1. Warcraft: the Beginning
  2. Film and Legion twinning
  3. Summer sun is coming (and boats)
  1. Devs chat at GamesCon
  2. Afrasabi and Tom Chilton
  3. Demons die in Legion (and nanny goats)
  1. Demon Hunters!
  2. Dalaran's next portal
  3. Demons aren't immortal (plus equal votes)
  1. Flying back in Draenor
  2. The tailoring trainer
  3. Gul'dan isn't saner (and porridge oats)


Wednesday, 23 December 2015

Priestly disciplines

I took advantage of the level 100 boost that comes with Legion last month to bring a new healer under my wings: a discipline priest. They seemed to be doing fantastic things with healing in the raids I've been in, and priests are sadly lacking in my arsenal. A boost to level 100 and ilvl 640 is not to be sniffed at!

Sadly, I can't get to grips with the discipline style of healing, which is more about absorbs (and also a little bit of DPSing to restore mana and build Evangelism1). I've read IcyVeins, I've read Noxxic, I read HealingWow, but I'm still not very good at it. And despite having 640 gear, I wasn't able to complete the proving grounds even on bronze, so I still haven't got a good "rotation" (that's not even the right word here).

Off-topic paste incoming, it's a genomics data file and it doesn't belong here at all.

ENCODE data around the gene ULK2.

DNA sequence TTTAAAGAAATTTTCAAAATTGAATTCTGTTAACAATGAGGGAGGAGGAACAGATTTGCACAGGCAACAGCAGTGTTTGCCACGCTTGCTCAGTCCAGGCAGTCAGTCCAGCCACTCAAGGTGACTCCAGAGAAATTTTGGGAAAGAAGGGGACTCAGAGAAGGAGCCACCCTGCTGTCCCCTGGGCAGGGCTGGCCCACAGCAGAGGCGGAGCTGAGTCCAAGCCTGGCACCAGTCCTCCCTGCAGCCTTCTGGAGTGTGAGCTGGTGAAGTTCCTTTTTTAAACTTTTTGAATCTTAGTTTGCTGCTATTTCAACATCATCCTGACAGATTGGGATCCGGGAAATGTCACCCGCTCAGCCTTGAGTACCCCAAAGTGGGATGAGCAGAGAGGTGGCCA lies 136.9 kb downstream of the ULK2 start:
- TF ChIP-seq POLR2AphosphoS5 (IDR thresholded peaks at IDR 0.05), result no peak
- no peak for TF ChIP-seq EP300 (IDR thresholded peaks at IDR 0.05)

On top of that is the add-ons I'm using. I'm a clicker when it comes to WoW. I find I just can't memorize keybinds, and I have to see a visual indication of the spell I'm about to cast; or when I do memorize them, they interfere with the next class I'm playing, so for instance I go to cast Smite, and find myself hitting the key that's bound to Arcane Blast on my mage2.

So I'm not comfortable with mouse-over macros that require me to mouse over a raider and hit a memorized key-combo to cast a particular spell on her (plus, in raids there are so many melee bunched together that I'm bound to heal the wrong person). And individually targetting each raider and then clicking on the spell I want to cast on them is doubling the workload.

I'm using healbot, which at least allows me to hover over the player's name in its grid and cast a spell with a mouse-click combination (for which a tooltip appears to let me know what I've bound to each combo). It's not great for me. Besides the difficulty of finding the spell I want (spells on shift or ctrl modifiers only show in the tooltip once you hold down the modifier), I also note that I'm spending my time watching the grid, not the fight. I often find myself standing in the fire and not even seeing it, but spotting on the grid that that priest is taking a lot of damage and I'd better shield her!